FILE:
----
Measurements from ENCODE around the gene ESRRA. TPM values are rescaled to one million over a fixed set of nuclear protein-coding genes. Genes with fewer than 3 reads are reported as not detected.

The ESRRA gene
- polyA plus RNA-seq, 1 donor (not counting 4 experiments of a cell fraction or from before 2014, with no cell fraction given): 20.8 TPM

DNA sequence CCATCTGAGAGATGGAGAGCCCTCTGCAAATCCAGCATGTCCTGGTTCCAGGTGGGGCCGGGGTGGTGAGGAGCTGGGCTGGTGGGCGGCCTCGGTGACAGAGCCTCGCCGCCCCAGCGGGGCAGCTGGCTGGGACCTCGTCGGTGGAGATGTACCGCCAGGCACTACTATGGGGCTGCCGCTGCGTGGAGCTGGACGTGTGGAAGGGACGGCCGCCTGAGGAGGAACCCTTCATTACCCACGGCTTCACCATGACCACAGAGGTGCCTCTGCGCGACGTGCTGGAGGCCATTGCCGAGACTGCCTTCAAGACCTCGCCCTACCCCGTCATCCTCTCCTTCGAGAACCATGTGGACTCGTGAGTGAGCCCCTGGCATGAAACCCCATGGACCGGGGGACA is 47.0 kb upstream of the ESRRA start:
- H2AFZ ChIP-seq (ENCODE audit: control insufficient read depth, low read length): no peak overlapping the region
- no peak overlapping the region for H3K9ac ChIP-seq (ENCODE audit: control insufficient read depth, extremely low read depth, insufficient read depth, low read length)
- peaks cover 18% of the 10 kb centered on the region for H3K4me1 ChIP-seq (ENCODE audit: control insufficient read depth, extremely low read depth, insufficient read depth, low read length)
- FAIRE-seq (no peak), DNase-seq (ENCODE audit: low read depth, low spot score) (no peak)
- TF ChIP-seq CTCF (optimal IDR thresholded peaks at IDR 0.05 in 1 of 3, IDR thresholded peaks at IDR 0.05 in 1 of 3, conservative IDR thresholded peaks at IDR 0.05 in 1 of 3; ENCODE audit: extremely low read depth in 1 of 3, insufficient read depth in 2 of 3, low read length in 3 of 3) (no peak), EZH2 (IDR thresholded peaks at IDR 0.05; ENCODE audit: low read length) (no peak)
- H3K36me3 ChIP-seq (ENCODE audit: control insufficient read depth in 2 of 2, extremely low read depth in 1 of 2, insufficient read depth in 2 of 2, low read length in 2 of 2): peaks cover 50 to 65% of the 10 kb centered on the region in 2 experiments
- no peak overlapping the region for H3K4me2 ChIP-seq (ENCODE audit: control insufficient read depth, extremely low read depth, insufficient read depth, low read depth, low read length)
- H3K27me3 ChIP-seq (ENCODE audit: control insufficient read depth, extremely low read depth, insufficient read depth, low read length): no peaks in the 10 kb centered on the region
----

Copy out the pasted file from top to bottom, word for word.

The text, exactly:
Measurements from ENCODE around the gene ESRRA. TPM values are rescaled to one million over a fixed set of nuclear protein-coding genes. Genes with fewer than 3 reads are reported as not detected.

The ESRRA gene
- polyA plus RNA-seq, 1 donor (not counting 4 experiments of a cell fraction or from before 2014, with no cell fraction given): 20.8 TPM

DNA sequence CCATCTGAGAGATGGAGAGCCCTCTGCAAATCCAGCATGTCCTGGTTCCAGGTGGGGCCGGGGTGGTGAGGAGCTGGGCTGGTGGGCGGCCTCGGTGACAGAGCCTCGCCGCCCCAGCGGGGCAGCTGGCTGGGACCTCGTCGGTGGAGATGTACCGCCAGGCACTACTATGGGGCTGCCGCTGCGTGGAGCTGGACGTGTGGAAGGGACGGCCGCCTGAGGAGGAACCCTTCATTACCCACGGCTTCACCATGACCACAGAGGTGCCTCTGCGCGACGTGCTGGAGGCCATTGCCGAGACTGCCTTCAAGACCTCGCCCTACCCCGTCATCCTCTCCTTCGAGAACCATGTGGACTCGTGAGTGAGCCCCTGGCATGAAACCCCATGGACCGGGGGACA is 47.0 kb upstream of the ESRRA start:
- H2AFZ ChIP-seq (ENCODE audit: control insufficient read depth, low read length): no peak overlapping the region
- no peak overlapping the region for H3K9ac ChIP-seq (ENCODE audit: control insufficient read depth, extremely low read depth, insufficient read depth, low read length)
- peaks cover 18% of the 10 kb centered on the region for H3K4me1 ChIP-seq (ENCODE audit: control insufficient read depth, extremely low read depth, insufficient read depth, low read length)
- FAIRE-seq (no peak), DNase-seq (ENCODE audit: low read depth, low spot score) (no peak)
- TF ChIP-seq CTCF (optimal IDR thresholded peaks at IDR 0.05 in 1 of 3, IDR thresholded peaks at IDR 0.05 in 1 of 3, conservative IDR thresholded peaks at IDR 0.05 in 1 of 3; ENCODE audit: extremely low read depth in 1 of 3, insufficient read depth in 2 of 3, low read length in 3 of 3) (no peak), EZH2 (IDR thresholded peaks at IDR 0.05; ENCODE audit: low read length) (no peak)
- H3K36me3 ChIP-seq (ENCODE audit: control insufficient read depth in 2 of 2, extremely low read depth in 1 of 2, insufficient read depth in 2 of 2, low read length in 2 of 2): peaks cover 50 to 65% of the 10 kb centered on the region in 2 experiments
- no peak overlapping the region for H3K4me2 ChIP-seq (ENCODE audit: control insufficient read depth, extremely low read depth, insufficient read depth, low read depth, low read length)
- H3K27me3 ChIP-seq (ENCODE audit: control insufficient read depth, extremely low read depth, insufficient read depth, low read length): no peaks in the 10 kb centered on the region